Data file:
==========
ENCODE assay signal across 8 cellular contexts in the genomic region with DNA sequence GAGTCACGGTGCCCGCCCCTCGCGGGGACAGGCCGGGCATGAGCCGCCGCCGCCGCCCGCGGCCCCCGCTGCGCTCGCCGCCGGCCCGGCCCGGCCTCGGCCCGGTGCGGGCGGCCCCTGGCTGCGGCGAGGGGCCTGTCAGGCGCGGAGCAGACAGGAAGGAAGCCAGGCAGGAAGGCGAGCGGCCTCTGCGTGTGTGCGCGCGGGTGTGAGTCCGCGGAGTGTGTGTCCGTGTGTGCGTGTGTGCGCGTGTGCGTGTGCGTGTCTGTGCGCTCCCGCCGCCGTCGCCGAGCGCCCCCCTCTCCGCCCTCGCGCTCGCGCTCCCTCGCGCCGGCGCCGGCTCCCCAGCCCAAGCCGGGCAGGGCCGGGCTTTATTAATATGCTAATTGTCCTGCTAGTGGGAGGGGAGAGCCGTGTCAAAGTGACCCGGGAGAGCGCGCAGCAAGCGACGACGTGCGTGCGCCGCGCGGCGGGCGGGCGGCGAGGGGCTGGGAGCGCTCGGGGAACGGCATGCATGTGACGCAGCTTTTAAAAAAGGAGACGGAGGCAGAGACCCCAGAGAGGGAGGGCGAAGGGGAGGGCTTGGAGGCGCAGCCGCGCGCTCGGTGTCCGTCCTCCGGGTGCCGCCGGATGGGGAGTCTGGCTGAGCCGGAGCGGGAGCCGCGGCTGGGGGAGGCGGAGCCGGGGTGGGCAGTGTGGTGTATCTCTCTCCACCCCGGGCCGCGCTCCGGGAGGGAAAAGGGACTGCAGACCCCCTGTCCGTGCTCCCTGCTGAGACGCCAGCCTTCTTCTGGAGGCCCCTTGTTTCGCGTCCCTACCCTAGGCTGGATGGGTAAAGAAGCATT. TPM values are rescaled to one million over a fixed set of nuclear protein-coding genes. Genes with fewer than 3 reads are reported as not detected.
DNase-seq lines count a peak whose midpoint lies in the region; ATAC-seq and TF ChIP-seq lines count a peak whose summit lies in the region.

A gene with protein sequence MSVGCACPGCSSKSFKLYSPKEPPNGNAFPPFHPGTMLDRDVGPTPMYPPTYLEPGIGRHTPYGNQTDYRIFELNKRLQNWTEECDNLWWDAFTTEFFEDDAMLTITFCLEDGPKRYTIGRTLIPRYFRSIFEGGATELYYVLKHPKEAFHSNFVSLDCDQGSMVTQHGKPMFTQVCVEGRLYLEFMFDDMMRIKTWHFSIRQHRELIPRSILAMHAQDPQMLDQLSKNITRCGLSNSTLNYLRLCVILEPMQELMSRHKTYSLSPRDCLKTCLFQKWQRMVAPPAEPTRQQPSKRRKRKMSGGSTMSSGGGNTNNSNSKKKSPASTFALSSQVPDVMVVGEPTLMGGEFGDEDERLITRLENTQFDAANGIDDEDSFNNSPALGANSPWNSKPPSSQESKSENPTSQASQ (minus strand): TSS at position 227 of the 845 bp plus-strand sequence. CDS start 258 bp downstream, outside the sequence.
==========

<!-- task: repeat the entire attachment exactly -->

ENCODE assay signal across 8 cellular contexts in the genomic region with DNA sequence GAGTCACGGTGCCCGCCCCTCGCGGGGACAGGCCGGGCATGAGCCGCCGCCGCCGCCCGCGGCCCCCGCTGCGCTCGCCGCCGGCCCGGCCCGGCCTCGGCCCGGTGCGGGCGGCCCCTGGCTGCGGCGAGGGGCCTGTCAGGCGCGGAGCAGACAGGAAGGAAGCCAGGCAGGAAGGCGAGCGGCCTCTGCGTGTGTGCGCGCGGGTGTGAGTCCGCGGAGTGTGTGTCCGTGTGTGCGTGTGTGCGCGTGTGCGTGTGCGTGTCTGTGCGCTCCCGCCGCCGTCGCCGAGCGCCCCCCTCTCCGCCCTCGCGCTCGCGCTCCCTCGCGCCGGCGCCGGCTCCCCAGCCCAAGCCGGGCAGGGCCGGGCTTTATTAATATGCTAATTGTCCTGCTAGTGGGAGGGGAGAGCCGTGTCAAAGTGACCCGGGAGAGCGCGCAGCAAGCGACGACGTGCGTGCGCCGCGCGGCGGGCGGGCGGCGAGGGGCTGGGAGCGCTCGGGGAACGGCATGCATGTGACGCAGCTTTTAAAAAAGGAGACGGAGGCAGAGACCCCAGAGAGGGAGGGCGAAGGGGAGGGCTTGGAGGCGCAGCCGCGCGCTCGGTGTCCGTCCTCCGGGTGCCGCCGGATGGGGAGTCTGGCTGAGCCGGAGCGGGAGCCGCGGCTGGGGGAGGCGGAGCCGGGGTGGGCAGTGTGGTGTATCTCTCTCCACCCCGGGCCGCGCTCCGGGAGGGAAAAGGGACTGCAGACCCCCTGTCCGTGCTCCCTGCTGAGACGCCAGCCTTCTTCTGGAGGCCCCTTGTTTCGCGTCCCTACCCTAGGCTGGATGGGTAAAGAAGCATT. TPM values are rescaled to one million over a fixed set of nuclear protein-coding genes. Genes with fewer than 3 reads are reported as not detected.
DNase-seq lines count a peak whose midpoint lies in the region; ATAC-seq and TF ChIP-seq lines count a peak whose summit lies in the region.

A gene with protein sequence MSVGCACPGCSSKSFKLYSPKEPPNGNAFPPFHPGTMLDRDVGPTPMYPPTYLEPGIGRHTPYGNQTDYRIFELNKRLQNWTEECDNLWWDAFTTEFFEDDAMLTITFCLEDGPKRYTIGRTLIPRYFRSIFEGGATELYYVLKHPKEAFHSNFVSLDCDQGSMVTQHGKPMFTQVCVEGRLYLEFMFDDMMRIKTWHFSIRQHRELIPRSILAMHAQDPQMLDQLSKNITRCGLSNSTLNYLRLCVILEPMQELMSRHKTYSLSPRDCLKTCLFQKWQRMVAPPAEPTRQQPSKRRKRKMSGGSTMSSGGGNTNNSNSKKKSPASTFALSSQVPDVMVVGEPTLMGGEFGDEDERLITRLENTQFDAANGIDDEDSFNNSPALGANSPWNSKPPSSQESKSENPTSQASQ (minus strand): TSS at position 227 of the 845 bp plus-strand sequence. CDS start 258 bp downstream, outside the sequence.